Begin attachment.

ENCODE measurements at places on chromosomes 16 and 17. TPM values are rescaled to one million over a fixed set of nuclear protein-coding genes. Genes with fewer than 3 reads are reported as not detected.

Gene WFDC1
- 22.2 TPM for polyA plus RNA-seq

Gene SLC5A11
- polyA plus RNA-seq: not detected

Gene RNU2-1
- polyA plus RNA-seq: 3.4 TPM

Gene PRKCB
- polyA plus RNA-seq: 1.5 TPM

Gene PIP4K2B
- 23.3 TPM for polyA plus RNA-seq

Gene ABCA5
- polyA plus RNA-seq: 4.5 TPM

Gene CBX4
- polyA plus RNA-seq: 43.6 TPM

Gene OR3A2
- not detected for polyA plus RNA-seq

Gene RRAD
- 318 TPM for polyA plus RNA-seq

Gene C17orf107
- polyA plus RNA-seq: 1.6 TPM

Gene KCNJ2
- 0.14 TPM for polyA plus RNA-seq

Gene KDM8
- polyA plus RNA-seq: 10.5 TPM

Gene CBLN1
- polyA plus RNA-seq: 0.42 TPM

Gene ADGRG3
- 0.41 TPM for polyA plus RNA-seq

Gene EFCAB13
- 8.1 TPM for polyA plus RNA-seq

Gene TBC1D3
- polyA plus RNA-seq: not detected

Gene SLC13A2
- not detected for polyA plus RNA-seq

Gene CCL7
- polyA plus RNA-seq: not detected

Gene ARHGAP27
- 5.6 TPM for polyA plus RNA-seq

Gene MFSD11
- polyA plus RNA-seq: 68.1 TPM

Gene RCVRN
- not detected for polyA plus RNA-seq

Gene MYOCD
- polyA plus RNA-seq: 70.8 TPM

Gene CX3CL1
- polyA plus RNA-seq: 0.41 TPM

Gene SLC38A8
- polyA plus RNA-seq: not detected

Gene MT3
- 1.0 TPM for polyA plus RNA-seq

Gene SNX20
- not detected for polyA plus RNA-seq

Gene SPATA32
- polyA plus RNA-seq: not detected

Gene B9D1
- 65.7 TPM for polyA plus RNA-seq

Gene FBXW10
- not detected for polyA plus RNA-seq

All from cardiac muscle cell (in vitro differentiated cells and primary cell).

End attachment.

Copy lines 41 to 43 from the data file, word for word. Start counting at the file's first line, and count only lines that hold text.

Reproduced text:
- polyA plus RNA-seq: 68.1 TPM

Gene RCVRN
- not detected for polyA plus RNA-seq